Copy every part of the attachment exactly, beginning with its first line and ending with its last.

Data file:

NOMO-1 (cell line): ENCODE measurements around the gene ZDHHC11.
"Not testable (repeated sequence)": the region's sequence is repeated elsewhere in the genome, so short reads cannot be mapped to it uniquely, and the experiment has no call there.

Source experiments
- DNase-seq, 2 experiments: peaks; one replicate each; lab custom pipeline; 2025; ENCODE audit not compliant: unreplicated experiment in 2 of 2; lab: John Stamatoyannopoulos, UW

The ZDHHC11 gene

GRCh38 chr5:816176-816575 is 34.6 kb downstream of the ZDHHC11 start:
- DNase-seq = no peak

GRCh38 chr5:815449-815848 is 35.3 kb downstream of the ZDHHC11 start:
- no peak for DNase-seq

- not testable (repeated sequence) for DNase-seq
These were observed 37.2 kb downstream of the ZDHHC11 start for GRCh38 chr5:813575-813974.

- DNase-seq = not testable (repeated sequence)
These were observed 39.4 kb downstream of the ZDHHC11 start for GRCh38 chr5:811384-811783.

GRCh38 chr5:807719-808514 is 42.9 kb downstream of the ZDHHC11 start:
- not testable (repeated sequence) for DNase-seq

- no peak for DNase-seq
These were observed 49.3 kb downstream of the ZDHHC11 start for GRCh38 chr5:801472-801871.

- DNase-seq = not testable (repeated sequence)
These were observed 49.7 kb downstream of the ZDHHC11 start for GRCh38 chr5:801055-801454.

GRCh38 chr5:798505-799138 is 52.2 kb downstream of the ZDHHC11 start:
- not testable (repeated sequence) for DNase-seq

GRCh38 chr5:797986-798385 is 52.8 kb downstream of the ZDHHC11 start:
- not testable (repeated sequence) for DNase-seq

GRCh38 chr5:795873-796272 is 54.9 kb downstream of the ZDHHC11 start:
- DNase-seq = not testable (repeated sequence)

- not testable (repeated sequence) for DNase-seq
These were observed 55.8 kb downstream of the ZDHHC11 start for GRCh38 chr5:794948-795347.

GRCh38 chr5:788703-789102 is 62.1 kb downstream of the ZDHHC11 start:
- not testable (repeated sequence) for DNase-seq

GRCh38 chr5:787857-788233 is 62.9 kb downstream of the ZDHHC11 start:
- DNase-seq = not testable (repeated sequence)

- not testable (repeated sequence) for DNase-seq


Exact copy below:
NOMO-1 (cell line): ENCODE measurements around the gene ZDHHC11.
"Not testable (repeated sequence)": the region's sequence is repeated elsewhere in the genome, so short reads cannot be mapped to it uniquely, and the experiment has no call there.

Source experiments
- DNase-seq, 2 experiments: peaks; one replicate each; lab custom pipeline; 2025; ENCODE audit not compliant: unreplicated experiment in 2 of 2; lab: John Stamatoyannopoulos, UW

The ZDHHC11 gene

GRCh38 chr5:816176-816575 is 34.6 kb downstream of the ZDHHC11 start:
- DNase-seq = no peak

GRCh38 chr5:815449-815848 is 35.3 kb downstream of the ZDHHC11 start:
- no peak for DNase-seq

- not testable (repeated sequence) for DNase-seq
These were observed 37.2 kb downstream of the ZDHHC11 start for GRCh38 chr5:813575-813974.

- DNase-seq = not testable (repeated sequence)
These were observed 39.4 kb downstream of the ZDHHC11 start for GRCh38 chr5:811384-811783.

GRCh38 chr5:807719-808514 is 42.9 kb downstream of the ZDHHC11 start:
- not testable (repeated sequence) for DNase-seq

- no peak for DNase-seq
These were observed 49.3 kb downstream of the ZDHHC11 start for GRCh38 chr5:801472-801871.

- DNase-seq = not testable (repeated sequence)
These were observed 49.7 kb downstream of the ZDHHC11 start for GRCh38 chr5:801055-801454.

GRCh38 chr5:798505-799138 is 52.2 kb downstream of the ZDHHC11 start:
- not testable (repeated sequence) for DNase-seq

GRCh38 chr5:797986-798385 is 52.8 kb downstream of the ZDHHC11 start:
- not testable (repeated sequence) for DNase-seq

GRCh38 chr5:795873-796272 is 54.9 kb downstream of the ZDHHC11 start:
- DNase-seq = not testable (repeated sequence)

- not testable (repeated sequence) for DNase-seq
These were observed 55.8 kb downstream of the ZDHHC11 start for GRCh38 chr5:794948-795347.

GRCh38 chr5:788703-789102 is 62.1 kb downstream of the ZDHHC11 start:
- not testable (repeated sequence) for DNase-seq

GRCh38 chr5:787857-788233 is 62.9 kb downstream of the ZDHHC11 start:
- DNase-seq = not testable (repeated sequence)

- not testable (repeated sequence) for DNase-seq